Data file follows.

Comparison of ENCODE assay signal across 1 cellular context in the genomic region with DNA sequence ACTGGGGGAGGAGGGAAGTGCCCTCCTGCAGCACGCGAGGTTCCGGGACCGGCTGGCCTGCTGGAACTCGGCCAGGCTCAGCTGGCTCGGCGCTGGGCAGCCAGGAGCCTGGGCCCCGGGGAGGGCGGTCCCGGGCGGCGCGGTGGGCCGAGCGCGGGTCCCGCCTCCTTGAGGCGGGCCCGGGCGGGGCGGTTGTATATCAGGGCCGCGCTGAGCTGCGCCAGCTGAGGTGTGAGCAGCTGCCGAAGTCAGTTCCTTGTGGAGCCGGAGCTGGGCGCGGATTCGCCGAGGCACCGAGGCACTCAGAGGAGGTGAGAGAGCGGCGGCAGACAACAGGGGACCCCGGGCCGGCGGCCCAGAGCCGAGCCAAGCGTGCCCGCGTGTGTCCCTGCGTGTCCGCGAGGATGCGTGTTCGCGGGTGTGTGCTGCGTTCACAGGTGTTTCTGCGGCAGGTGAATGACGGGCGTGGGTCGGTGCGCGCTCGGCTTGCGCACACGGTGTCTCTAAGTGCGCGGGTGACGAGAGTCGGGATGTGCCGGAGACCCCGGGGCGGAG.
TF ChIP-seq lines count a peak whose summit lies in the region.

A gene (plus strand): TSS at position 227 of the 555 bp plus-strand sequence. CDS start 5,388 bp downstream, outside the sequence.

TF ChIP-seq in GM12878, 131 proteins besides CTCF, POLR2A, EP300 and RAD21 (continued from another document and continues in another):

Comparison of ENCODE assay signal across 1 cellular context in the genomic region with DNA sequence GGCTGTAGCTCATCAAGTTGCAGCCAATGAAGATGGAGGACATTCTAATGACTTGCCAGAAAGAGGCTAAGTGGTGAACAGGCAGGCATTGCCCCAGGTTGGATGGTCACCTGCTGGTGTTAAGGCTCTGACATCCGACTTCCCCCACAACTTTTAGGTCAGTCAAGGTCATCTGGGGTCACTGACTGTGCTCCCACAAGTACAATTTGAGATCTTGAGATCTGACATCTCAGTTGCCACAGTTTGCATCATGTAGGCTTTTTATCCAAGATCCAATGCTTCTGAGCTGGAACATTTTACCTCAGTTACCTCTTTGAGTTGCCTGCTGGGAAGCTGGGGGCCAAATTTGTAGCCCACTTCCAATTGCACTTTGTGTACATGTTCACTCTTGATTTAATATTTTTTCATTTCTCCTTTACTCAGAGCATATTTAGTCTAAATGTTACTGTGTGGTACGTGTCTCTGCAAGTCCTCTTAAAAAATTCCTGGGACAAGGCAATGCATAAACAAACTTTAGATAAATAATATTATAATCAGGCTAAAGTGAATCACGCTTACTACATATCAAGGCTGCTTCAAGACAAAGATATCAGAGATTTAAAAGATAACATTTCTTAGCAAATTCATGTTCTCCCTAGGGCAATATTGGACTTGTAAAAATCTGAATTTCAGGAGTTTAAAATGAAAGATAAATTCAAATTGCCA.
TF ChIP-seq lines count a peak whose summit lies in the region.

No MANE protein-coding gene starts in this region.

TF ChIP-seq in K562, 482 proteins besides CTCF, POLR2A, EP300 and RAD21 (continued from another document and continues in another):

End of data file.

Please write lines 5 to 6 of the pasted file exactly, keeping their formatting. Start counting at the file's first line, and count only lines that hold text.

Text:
Comparison of ENCODE assay signal across 1 cellular context in the genomic region with DNA sequence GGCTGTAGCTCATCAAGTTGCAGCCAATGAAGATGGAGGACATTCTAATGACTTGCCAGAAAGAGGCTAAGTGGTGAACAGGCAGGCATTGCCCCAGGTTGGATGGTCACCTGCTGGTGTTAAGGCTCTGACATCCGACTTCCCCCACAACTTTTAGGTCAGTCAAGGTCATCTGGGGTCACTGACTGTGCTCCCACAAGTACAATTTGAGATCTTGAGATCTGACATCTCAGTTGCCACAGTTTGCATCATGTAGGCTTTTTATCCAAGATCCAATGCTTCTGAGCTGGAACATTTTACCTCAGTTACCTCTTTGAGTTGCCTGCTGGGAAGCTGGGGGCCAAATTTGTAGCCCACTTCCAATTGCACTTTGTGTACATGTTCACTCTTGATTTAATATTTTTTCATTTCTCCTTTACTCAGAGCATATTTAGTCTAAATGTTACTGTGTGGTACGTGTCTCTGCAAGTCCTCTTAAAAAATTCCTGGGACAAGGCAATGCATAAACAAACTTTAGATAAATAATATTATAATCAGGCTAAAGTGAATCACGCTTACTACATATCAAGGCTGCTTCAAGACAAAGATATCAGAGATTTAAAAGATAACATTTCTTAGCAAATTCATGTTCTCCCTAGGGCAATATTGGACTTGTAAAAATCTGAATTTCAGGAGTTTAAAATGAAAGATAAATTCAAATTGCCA.
TF ChIP-seq lines count a peak whose summit lies in the region.